I am told by some expert people that this line of thinking is a trap. I am inclined to believe them since it does not lead to positive feelings. My fulfillment is contingent on measurable external factors, and when I don’t measure up, I cease to be fulfilled.

So it’s time to carve out a new path. I’m not sure what that even looks like. I know it does not look like the paths that most other people have charted. It’s about the relationships that I have with people. It’s about doing good in small ways. It’s about living the best life I can each day, not where I fall on some 10-year plan.

This is not an easy path to take. It requires intense focus. It requires a commitment not to think too far out in front of my headlights. It’s about living life in the present. We’ll see how it works.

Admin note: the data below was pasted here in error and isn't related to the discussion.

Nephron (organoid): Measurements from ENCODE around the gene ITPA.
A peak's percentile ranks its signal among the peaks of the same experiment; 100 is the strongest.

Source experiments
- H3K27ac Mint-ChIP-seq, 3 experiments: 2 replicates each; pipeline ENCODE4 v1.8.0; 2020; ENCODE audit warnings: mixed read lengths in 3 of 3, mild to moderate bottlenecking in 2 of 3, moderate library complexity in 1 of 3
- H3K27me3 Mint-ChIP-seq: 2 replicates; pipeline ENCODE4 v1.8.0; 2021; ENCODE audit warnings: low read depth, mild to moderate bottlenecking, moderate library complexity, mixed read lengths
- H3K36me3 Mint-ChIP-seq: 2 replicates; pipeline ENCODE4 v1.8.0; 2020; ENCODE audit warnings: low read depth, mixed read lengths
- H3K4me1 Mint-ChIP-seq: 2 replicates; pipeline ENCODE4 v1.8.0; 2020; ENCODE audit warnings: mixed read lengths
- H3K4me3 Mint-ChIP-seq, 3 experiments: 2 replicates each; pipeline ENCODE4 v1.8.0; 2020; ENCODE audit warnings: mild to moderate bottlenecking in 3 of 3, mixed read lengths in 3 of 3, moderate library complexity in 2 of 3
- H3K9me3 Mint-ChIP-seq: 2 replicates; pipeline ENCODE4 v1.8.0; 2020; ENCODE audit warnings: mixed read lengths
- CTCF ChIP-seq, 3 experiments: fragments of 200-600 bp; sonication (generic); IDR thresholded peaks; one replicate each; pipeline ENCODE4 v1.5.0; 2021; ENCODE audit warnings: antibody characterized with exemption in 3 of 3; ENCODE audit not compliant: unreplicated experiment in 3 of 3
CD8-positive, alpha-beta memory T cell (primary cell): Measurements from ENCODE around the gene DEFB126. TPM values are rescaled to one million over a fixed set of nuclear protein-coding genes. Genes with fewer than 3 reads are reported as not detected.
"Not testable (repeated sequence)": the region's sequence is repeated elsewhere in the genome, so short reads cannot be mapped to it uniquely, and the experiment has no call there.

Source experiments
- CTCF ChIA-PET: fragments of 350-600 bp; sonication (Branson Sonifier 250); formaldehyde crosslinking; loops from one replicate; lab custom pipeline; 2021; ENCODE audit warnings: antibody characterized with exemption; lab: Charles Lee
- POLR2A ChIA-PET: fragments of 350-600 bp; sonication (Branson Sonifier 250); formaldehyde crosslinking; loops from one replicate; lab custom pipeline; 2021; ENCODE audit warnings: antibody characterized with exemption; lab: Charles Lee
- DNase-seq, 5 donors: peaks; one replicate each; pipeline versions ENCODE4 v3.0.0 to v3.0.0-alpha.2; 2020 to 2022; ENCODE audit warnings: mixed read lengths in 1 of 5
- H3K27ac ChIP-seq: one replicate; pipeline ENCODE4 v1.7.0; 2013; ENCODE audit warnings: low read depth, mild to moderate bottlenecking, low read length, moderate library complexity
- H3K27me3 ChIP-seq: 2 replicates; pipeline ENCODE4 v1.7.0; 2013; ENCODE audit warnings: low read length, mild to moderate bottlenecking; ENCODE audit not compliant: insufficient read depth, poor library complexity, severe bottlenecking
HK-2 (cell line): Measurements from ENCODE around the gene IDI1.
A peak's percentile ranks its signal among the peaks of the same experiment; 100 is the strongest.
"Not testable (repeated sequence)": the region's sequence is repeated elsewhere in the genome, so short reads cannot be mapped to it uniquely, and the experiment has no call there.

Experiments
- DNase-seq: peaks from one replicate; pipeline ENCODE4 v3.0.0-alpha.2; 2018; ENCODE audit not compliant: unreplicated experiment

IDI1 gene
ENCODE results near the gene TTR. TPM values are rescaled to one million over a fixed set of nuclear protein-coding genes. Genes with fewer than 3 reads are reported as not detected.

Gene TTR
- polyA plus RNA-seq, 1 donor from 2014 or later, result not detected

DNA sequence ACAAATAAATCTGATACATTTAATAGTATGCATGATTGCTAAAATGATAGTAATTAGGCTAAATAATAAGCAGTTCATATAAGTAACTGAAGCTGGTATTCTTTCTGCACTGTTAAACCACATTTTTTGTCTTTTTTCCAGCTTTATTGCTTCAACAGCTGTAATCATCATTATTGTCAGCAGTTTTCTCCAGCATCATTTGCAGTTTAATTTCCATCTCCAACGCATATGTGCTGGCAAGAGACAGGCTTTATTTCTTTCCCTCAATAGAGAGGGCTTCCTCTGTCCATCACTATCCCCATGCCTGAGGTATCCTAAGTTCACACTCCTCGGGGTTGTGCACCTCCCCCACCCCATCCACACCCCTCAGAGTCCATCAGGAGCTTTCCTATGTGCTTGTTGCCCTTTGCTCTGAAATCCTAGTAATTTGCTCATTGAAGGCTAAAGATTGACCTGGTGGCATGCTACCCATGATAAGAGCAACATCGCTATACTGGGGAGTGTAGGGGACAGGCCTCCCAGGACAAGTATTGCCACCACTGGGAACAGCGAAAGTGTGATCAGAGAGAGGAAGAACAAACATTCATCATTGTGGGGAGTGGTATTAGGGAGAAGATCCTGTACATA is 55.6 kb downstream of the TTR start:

Book Review: The Great Divorce by C.S. Lewis

In The Great Divorce, C.S. Lewis transported the reader into a world of ghosts and phantoms where the line between heaven and hell is blurrier than traditional Christianity might let on. In this world there is no St. Peter, no pearly gates and no righteous judgment from the Almighty.

As an inventive theological treatise, Lewis proposed that some people end up in hell not because they are sent there but because they don’t really want to be in heaven. And who would God be to force heaven on those who really don’t want to be there?

There are only two kinds of people in the end: those who say to God, ‘Thy will be done,’ and those to whom God says, in the end, ‘Thy will be done.’

Lewis depicted several individuals of the latter variety in very human and even sympathetic terms. One particularly heartwrenching story involved the ghost of a mother whose misguided love for her son (who ended up in heaven) actually separated her from him because she put him before God. Lewis was careful not to paint the hell-bound as villains but as tragic figures often with the best intentions who just couldn’t get their priorities straight.

But that’s where things got messy. In his gallant effort to marry the incongruous concepts of a loving God and eternity in hell, Lewis stumbled upon a truly troubling notion: that we’ve all been set up.